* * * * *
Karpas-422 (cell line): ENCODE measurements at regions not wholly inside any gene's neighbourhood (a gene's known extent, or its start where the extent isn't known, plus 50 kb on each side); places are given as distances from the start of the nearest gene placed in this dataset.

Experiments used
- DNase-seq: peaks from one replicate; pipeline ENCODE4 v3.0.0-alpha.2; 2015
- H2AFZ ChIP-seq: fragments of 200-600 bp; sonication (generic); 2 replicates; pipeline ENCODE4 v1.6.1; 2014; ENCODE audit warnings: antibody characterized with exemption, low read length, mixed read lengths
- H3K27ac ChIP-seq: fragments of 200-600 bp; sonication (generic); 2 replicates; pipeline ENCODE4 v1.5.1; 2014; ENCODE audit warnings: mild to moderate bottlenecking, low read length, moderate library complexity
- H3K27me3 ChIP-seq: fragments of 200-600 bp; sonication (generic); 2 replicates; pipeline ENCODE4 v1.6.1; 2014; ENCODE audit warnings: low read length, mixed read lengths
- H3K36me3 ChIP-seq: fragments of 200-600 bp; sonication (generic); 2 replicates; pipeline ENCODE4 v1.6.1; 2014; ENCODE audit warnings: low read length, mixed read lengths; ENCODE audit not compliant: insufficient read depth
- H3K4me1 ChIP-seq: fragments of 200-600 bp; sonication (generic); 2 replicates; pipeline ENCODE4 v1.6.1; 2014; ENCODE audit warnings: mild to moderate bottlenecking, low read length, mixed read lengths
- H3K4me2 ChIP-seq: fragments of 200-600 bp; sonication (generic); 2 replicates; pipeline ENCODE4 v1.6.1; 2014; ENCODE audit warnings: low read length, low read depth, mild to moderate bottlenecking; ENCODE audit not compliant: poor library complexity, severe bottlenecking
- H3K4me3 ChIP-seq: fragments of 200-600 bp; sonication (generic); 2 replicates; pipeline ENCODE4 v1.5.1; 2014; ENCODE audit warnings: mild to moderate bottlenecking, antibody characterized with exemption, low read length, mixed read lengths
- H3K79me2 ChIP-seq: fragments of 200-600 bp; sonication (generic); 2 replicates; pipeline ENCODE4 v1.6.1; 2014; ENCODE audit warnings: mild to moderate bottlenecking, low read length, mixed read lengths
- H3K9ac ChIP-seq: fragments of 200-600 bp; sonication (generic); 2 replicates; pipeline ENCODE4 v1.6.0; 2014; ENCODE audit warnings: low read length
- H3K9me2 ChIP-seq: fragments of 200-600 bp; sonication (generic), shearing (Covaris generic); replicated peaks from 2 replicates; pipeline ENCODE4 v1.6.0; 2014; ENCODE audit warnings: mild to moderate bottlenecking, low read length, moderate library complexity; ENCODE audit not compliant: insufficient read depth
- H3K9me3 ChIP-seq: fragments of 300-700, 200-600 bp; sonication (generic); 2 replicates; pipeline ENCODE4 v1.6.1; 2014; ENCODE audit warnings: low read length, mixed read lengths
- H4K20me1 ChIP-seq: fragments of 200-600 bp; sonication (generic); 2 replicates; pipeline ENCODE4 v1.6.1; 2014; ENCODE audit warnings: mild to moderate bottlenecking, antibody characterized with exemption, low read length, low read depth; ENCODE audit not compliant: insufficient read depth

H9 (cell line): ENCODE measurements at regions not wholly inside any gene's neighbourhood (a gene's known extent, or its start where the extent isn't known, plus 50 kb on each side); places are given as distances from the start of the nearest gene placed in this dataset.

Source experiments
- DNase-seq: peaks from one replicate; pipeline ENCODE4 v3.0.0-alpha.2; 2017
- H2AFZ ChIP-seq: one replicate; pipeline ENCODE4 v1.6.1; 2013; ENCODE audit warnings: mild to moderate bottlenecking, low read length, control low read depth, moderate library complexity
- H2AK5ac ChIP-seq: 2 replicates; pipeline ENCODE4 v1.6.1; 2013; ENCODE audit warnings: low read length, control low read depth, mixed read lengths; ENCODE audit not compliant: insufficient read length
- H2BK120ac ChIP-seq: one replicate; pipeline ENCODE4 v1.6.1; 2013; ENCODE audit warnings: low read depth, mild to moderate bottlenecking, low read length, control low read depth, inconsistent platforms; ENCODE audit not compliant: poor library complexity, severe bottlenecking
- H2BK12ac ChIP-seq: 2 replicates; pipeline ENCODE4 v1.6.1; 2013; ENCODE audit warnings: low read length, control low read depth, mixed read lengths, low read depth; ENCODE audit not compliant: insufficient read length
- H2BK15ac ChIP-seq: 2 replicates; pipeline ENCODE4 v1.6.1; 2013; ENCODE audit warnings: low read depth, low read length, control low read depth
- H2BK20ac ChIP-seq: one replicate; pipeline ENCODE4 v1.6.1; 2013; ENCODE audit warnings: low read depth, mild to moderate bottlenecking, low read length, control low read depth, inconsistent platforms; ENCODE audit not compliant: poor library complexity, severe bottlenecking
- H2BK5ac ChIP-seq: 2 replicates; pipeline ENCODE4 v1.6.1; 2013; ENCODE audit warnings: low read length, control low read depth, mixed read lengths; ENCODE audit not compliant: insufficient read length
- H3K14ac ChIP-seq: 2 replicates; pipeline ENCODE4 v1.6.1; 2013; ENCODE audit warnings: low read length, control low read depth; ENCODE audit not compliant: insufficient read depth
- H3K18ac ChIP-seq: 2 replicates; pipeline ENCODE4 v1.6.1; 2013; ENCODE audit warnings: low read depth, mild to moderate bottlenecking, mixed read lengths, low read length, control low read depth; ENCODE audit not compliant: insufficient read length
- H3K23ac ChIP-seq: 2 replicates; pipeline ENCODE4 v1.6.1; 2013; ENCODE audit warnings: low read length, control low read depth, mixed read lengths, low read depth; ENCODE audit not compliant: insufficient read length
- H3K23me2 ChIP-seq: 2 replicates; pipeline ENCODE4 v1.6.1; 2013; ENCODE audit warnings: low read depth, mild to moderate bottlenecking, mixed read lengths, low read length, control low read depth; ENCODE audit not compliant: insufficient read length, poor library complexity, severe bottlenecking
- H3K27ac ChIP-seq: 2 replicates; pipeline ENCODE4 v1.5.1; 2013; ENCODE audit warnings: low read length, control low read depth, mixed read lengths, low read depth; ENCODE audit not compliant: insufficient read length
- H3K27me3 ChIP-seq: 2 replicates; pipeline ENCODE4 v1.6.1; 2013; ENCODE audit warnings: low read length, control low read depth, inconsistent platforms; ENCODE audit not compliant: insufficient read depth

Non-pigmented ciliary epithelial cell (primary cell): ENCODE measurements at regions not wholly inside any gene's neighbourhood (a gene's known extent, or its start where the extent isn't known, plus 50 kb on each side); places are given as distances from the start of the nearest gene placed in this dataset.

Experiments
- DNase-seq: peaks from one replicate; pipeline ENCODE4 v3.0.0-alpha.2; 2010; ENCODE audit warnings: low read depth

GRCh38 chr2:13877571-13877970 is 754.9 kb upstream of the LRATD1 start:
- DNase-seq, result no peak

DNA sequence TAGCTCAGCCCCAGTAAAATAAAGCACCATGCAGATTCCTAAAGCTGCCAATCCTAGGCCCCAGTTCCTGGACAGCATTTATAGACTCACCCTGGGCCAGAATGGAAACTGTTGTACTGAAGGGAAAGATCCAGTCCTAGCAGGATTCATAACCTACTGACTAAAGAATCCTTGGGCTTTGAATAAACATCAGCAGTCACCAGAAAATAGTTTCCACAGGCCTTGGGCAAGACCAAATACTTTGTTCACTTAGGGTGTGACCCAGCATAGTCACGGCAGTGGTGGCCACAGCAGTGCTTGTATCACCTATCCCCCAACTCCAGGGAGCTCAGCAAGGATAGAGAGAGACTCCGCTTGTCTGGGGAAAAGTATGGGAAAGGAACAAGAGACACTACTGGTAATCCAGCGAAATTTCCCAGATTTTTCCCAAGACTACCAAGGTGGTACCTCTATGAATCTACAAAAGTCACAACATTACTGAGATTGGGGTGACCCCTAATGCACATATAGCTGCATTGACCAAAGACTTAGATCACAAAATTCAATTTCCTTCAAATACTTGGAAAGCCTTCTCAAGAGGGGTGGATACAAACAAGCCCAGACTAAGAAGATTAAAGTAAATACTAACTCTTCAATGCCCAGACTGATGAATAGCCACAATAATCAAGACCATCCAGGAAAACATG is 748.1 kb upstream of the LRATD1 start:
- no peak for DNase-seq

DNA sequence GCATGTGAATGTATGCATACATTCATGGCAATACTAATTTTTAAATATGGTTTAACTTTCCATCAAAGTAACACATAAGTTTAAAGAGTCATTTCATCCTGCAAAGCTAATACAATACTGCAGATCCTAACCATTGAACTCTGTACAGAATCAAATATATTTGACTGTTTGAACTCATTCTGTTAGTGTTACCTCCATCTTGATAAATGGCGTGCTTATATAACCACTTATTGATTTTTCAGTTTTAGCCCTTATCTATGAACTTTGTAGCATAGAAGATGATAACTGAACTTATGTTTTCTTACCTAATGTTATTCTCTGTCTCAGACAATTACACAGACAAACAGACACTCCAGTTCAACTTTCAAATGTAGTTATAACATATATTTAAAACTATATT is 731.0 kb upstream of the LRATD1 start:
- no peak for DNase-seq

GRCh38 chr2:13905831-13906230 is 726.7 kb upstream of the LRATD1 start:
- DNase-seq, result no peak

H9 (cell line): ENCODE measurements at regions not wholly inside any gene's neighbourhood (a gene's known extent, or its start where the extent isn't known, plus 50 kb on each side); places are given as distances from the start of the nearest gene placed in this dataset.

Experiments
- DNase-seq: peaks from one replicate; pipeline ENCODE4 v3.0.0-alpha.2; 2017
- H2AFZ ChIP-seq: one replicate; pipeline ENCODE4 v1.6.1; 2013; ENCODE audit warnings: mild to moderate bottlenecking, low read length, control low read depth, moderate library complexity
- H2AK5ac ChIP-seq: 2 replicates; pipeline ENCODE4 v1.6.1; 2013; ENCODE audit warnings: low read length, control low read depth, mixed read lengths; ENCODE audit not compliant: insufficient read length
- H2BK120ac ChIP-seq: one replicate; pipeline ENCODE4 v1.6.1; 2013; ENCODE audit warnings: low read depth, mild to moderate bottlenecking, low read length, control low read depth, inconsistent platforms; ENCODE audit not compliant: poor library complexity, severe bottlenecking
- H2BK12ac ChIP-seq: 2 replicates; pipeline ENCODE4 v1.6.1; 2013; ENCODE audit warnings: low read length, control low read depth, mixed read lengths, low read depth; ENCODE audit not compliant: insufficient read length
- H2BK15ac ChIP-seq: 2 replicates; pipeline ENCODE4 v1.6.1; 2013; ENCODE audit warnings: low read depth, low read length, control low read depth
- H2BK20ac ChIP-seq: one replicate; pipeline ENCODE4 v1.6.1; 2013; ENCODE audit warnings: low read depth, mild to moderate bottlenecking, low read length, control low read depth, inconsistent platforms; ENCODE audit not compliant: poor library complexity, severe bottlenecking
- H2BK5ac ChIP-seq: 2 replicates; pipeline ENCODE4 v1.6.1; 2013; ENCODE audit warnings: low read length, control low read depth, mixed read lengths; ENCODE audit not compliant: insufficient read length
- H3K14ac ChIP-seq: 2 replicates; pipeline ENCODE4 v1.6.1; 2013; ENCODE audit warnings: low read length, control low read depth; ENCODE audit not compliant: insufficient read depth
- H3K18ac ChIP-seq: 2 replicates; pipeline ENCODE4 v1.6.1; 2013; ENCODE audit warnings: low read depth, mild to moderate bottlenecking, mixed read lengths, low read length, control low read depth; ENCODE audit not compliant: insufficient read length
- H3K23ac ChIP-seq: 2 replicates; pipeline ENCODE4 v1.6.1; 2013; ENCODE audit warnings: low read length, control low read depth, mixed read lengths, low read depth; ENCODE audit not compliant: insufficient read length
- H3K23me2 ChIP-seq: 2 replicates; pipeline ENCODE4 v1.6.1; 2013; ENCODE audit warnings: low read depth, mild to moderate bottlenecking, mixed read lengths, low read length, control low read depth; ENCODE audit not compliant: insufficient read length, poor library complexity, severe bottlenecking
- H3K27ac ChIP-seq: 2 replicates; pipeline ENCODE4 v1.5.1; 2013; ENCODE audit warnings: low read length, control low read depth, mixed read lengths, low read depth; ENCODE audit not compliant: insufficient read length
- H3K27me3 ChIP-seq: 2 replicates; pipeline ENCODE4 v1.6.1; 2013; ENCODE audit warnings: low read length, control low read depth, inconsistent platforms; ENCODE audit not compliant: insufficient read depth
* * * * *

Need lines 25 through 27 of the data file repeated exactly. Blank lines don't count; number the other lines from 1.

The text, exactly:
- H2BK5ac ChIP-seq: 2 replicates; pipeline ENCODE4 v1.6.1; 2013; ENCODE audit warnings: low read length, control low read depth, mixed read lengths; ENCODE audit not compliant: insufficient read length
- H3K14ac ChIP-seq: 2 replicates; pipeline ENCODE4 v1.6.1; 2013; ENCODE audit warnings: low read length, control low read depth; ENCODE audit not compliant: insufficient read depth
- H3K18ac ChIP-seq: 2 replicates; pipeline ENCODE4 v1.6.1; 2013; ENCODE audit warnings: low read depth, mild to moderate bottlenecking, mixed read lengths, low read length, control low read depth; ENCODE audit not compliant: insufficient read length